This end of summer however, I am not as melancholy as years gone before. This summer was full of action and plenty of hot summer sun. We got our moneys worth this year. So as we rip off the last page of August in our calendars or swipe our finger across our smart phones we will welcome September with it’s I’m not quiet summer but not fall either kind of attitude.

We must close the chapter of this book on our summer and welcome fall with all its glory.
Each season does have its way to make us feel happy. I love the changing of seasons. It is all I have ever known being a Midwesterner in every sense of the term.

The excitement when things are different.
New clothes to wear. New temperatures to experience and different elements to endure. I welcome change I guess you could say.

While I will miss my summer friend and all those beautiful blue skies, warmth and the bounty of my herb garden among other things, I must get ready for the change and welcome all that is fall.

We can look forward to a different colored farmers market with pumpkins, gourds and loads of apples. No mosquitoes, crunching leaves, Eva gets her braces off we are ecstatic, Michael’s football games, soups, baking bread or baking anything really, cool nights around the backyard fire pit.

Let us all embrace the season we have approaching with an appreciation for our earth and all it’s fall bounty.

Thursday, September 1, 2011

In Dubuque Iowa Fincel's Corn Leaves Families Smiling Ear To Ear

On a recent trip to Iowa I learned a lot about corn.

In my hometown of Dubuque corn is plentiful and fresh. I remember corn as a kid being everywhere in the summer, rows and rows of it.

Corn to Iowans is something many take for granted, but I still have fond memories of the corn that I grew up loving.

In Dubuque and the surrounding communities there was one name that was synonymous with corn and that is Fincel’s. We looked forward to its anticipated arrival in farm stands around the town as well as the farmers market on Saturday mornings. This corn has been a Dubuque tradition since 1885 when Frank Fincel (the first) started farming.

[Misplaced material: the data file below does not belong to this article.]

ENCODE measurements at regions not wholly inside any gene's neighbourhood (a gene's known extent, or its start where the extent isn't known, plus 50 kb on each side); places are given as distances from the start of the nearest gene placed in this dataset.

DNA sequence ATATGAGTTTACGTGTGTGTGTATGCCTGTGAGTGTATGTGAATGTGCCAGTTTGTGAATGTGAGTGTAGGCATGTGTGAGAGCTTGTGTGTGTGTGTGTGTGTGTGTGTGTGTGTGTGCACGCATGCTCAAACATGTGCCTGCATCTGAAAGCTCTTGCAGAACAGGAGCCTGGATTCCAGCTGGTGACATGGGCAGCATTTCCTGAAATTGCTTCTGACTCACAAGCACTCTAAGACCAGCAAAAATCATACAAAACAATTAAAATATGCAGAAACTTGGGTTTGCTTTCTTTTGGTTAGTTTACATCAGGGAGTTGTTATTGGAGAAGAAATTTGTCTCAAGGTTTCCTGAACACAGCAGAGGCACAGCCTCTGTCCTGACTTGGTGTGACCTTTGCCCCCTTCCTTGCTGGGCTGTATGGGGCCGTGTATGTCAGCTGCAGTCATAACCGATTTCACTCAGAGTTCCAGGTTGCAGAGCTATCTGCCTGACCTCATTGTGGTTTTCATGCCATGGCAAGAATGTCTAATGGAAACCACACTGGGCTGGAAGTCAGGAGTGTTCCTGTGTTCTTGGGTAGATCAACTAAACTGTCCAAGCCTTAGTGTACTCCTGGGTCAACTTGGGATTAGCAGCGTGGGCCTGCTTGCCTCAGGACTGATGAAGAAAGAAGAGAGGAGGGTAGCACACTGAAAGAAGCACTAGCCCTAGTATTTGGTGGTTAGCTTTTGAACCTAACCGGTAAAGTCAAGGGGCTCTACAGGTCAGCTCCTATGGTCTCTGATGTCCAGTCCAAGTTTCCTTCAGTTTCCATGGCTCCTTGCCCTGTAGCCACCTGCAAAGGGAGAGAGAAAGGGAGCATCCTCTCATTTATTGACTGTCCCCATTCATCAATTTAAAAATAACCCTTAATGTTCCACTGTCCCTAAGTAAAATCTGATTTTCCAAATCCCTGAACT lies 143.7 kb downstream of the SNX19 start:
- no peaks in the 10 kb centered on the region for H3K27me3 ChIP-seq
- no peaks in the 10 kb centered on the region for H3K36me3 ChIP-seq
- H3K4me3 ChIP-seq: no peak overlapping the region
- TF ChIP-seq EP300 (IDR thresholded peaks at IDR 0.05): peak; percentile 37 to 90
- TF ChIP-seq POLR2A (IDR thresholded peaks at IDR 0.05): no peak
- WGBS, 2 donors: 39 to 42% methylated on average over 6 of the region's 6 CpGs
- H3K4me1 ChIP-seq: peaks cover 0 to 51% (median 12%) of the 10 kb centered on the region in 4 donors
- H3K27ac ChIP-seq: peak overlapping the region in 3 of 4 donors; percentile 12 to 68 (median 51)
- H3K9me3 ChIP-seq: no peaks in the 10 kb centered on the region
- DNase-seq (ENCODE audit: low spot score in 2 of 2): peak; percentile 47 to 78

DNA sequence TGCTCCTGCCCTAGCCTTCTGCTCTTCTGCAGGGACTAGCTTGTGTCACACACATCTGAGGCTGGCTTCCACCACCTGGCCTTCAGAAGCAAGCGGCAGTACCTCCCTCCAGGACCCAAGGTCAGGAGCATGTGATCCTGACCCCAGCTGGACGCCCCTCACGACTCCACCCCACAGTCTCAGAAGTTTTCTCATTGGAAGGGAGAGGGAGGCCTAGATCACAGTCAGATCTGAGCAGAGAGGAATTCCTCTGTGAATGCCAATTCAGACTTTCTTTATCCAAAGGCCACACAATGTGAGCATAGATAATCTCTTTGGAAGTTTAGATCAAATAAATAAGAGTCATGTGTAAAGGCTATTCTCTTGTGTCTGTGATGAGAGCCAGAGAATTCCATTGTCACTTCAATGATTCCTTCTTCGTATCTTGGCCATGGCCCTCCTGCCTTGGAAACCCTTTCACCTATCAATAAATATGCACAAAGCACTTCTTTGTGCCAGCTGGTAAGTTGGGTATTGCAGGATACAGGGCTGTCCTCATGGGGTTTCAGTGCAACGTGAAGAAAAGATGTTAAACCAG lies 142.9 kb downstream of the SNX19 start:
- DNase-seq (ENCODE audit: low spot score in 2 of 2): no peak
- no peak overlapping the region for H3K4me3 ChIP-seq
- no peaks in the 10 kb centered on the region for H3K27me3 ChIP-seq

When the farm started out it was in Dubuque on the north end of town. The size of the farm was 5 acres and in the 1920’s it grew to 17 acres. In the mid 1960’s the farm was sold to John Deere and company. At this time the Fincel’s purchased a farm in East Dubuque, IL across the Mississippi river and now have 100 acres on which they farm corn as well as tomatoes, asparagus, strawberries, muskmelons, beans, eggplant, bell peppers, potatoes, watermelon, onions, kohlrabi, cucumbers and zucchini.

Last weekend I was in town and had a great idea to do an article on the corn I grew up loving. Actually a post on my facebook page from a Dubuque resident reminded me of the corn.

My brother happened to work across from the farm and he said he often saw them out working the fields early. I took a chance and stopped by the farm. Two of the farmers, Craig and Frank Fincel (the 5th), greeted me and were very busy getting the corn ready to be driven to the various sites around the community to sell.

I did not want to impose and if I didn’t get a story this time I would return. But as I was taking some pictures of melons I was approached by Sarah, Frank’s wife. She was very gracious and offered to show me around a bit. She was very well schooled on the farm and knew a lot about corn. I was fascinated by her knowledge of the crop and the others they grew as well. You would think that she has known this corn all her life. I learned however, she is new to farming and to the state. She is from Milwaukee, Wisconsin. She met her husband Frank at the university of Madison. She said he was studying to be a park ranger in college however the family business called and he missed farming and being a part of the farming life. They have two boys one being Frank (the 6th). Will corn growing be in their blood too? We will have to wait and see.

muskmelons just in from the field

melon Sarah gave me as I left the farm now in a suburban kitchen

Sarah says that at the home that she and Frank share with their boys she is in charge of a three quarter acre garden where she grows spring crops such as lettuces, sugar snap peas and heirloom tomatoes. Here she can experiment with new things to see what the public wants. In years past she has tried turnips and she said they were not well received but the okra she brought to market they loved. Who knew Iowans would love their okra. She noted that with the food network and cooking channels people even in rural areas are more sophisticated about food and willing to try new things.